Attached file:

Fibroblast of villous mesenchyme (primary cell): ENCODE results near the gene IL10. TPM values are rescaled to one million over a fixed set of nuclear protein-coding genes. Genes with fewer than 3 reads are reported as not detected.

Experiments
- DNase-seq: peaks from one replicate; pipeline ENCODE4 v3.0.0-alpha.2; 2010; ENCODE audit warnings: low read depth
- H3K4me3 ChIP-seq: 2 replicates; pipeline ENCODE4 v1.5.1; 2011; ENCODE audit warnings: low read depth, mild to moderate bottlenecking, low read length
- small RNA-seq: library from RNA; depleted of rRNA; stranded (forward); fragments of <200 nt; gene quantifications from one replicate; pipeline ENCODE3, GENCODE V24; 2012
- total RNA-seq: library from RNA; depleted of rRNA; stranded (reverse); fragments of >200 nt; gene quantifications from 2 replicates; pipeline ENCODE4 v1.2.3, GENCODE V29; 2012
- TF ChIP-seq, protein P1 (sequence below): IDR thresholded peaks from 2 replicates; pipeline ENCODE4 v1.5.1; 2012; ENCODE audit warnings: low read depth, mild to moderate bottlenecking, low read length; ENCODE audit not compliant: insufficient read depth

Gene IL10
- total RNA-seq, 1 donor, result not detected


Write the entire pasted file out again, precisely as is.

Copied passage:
Fibroblast of villous mesenchyme (primary cell): ENCODE results near the gene IL10. TPM values are rescaled to one million over a fixed set of nuclear protein-coding genes. Genes with fewer than 3 reads are reported as not detected.

Experiments
- DNase-seq: peaks from one replicate; pipeline ENCODE4 v3.0.0-alpha.2; 2010; ENCODE audit warnings: low read depth
- H3K4me3 ChIP-seq: 2 replicates; pipeline ENCODE4 v1.5.1; 2011; ENCODE audit warnings: low read depth, mild to moderate bottlenecking, low read length
- small RNA-seq: library from RNA; depleted of rRNA; stranded (forward); fragments of <200 nt; gene quantifications from one replicate; pipeline ENCODE3, GENCODE V24; 2012
- total RNA-seq: library from RNA; depleted of rRNA; stranded (reverse); fragments of >200 nt; gene quantifications from 2 replicates; pipeline ENCODE4 v1.2.3, GENCODE V29; 2012
- TF ChIP-seq, protein P1 (sequence below): IDR thresholded peaks from 2 replicates; pipeline ENCODE4 v1.5.1; 2012; ENCODE audit warnings: low read depth, mild to moderate bottlenecking, low read length; ENCODE audit not compliant: insufficient read depth

Gene IL10
- total RNA-seq, 1 donor, result not detected